We all have a different way of seeing things, but what if we could actually use our minds to alter the world around us? Visualisation is an exciting technique that can help you do just that. In this article, let’s talk about how visualisation works and how you can use it in your daily life.
What is visualisation?
Visualisation is about seeing possibilities for yourself and for your life, beyond the obvious. It lets you use your mind to imagine and create the life of your dreams.
Think about it this way: If you were to ask someone how they would like their life to be in one years time or maybe even in just a months time, how many times do you think they would say “I am not sure yet, I just want more of this and that” or “I want to solve this *insert problem here*”.
You can probably think of some things that are important to them (money, family, career, etc), but if we asked what else could happen – if there was something else out there – then maybe not so much. Most people don’t really know what else might be possible. They’re just stuck on whatever it is they currently have or don’t have.
If you are one of those people, it’s totally okay. You can absolutely attract the life you desire. Visualisation can help you get past this because it makes you look at your life differently – through different lenses if you will – which allows you all sorts of new possibilities that you might not otherwise have seen before.
How does visualisation work?
Visualisation works on two levels: the conscious and the subconscious mind. The conscious mind is where we form thoughts about what we want to achieve or change, but these thoughts don’t always translate into action because of resistance from the subconscious mind which wants to continue doing things as they are now so it doesn’t have to change its habits or lifestyle.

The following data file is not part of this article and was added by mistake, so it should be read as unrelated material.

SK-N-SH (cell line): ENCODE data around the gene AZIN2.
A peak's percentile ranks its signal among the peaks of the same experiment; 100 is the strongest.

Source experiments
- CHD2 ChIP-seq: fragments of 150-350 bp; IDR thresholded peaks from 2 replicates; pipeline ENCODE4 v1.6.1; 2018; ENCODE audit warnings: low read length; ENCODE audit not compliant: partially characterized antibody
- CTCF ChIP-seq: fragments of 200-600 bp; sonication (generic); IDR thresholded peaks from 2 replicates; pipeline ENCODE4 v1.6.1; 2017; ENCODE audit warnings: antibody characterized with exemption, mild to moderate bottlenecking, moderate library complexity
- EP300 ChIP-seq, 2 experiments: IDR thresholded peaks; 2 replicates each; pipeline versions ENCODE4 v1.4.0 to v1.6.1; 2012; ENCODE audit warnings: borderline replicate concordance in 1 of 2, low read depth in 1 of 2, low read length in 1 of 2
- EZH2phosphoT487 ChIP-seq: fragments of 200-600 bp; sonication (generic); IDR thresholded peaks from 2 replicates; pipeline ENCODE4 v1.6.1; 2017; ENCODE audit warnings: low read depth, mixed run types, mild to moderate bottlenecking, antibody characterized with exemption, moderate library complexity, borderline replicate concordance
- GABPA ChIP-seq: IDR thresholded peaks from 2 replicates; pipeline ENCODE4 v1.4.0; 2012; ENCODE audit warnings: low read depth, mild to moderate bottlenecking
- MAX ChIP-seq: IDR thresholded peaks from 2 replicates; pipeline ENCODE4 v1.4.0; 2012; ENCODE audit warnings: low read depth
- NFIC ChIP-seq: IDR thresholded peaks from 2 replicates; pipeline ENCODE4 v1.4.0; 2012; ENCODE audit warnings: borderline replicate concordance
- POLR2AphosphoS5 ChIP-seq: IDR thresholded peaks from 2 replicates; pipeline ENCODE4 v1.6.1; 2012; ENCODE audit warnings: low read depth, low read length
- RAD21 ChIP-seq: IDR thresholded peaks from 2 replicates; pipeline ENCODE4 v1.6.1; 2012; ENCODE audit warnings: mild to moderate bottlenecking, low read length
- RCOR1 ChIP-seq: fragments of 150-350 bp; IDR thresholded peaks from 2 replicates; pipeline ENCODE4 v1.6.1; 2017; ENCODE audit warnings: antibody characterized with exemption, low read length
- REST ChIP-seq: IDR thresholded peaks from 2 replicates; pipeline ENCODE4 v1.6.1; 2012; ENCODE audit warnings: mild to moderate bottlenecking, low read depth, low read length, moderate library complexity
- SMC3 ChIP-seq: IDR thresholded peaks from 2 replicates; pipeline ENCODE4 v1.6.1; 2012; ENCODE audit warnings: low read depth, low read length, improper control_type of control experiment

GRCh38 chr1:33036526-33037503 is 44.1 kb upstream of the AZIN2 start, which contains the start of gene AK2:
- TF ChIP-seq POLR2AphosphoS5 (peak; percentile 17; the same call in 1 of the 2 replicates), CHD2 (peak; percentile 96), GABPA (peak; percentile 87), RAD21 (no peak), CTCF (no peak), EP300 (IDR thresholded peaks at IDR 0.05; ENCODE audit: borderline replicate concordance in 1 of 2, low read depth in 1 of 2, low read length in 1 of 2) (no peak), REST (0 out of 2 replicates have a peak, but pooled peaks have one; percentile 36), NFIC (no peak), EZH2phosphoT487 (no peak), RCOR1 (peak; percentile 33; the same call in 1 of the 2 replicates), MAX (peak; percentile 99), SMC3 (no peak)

A specific part of the brain called Reticular Activating System or RAS is responsible for your consciousness as well as filtering of unnecessary information. This process allows you to create the life of your dreams by changing what’s going on inside of you, from the inside itself and then out to the world!
The key is to get those two minds working together—by visualising an outcome from beginning to end, we increase our motivation and ability to take action towards achieving our goal (and thus build momentum). This also helps us overcome fear by knowing exactly how we’ll feel if/when we reach our goal!
The thing is, you have to be clear on what it is that you want to occur. Be specific on how you want to feel when it happens, what it will look like, what it will smell like, etc.
What’s also very important is that you need to have the utmost belief in what it is that you visualise to happen. It’s like that little saying “I ask, I believe, I receive”.
In a new episode of Happiness Co’s The Upside Podcast, Thomas O’Brien and Julian Pace discussed and debunked some of the most common myths and misconceptions about visualisation:
- Visualisation doesn’t work and it’s a woo-woo.